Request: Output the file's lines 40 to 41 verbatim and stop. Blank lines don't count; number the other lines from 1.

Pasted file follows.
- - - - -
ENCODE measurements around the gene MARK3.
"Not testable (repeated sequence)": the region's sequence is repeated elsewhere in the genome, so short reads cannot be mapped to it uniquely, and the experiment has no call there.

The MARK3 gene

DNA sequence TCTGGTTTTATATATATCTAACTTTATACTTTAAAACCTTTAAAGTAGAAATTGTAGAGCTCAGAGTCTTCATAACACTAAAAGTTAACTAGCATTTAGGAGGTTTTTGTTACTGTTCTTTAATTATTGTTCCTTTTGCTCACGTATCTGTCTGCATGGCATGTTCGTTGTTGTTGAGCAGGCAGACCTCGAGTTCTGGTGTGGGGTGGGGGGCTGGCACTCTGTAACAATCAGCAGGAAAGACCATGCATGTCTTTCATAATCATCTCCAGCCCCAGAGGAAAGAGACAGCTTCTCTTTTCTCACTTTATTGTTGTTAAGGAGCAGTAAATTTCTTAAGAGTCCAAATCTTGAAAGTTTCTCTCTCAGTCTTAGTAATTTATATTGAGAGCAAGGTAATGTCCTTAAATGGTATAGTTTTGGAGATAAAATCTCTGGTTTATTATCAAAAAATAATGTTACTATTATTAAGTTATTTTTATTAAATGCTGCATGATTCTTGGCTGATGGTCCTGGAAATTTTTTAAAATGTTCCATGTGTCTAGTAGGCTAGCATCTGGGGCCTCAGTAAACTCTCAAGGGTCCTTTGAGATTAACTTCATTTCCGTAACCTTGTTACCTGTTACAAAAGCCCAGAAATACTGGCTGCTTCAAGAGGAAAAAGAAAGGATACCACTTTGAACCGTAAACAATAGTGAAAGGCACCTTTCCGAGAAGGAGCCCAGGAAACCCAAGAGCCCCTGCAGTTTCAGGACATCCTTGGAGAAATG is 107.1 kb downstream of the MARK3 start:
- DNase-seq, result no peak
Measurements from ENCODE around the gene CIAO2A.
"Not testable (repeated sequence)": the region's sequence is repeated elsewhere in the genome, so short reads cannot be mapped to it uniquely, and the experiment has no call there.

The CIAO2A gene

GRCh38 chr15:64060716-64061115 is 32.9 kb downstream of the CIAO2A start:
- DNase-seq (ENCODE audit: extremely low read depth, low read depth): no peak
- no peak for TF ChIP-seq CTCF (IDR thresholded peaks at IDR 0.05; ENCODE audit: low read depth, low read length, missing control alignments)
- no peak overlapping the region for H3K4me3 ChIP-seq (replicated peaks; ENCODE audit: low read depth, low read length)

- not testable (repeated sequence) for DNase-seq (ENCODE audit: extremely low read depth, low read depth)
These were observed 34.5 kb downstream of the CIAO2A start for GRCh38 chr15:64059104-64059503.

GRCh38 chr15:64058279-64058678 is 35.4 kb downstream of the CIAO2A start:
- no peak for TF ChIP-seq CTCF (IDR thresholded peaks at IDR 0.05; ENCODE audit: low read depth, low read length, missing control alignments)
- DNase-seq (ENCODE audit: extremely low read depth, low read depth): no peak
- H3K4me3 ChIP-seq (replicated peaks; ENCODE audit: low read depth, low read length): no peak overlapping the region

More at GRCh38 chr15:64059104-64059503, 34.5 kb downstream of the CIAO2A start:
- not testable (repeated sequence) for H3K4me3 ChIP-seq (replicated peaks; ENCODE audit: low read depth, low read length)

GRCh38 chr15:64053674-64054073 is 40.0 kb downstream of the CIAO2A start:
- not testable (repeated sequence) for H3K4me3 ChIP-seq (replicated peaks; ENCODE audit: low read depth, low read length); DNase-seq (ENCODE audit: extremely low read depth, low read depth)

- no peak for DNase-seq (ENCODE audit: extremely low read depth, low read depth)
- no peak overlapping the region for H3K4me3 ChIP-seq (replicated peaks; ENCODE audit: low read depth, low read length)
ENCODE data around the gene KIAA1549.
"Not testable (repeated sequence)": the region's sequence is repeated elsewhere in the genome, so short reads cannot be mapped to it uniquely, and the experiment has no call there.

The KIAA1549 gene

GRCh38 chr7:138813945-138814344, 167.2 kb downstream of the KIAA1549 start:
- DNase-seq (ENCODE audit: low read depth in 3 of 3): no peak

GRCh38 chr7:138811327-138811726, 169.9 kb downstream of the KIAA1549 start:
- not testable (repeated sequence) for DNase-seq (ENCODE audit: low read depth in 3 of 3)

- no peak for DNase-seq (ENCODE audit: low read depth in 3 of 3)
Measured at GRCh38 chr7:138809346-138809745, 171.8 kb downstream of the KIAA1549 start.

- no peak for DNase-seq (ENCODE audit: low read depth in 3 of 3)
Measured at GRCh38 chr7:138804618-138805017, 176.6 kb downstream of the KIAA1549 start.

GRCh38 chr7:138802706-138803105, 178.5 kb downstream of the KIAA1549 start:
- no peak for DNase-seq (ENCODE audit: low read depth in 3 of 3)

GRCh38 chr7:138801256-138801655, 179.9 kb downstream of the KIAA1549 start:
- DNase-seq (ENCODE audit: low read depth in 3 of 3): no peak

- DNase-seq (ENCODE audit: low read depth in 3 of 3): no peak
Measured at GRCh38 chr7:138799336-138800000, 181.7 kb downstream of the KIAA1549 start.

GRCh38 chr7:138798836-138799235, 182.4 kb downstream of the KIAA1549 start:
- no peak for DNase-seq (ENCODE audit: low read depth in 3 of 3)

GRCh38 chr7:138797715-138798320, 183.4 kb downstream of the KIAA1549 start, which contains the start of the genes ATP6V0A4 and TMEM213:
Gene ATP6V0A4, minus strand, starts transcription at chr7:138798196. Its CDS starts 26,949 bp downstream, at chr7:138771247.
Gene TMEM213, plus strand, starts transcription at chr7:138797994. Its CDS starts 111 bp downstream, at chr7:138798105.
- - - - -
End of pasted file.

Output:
- DNase-seq (ENCODE audit: low read depth in 3 of 3): no peak
Measured at GRCh38 chr7:138799336-138800000, 181.7 kb downstream of the KIAA1549 start.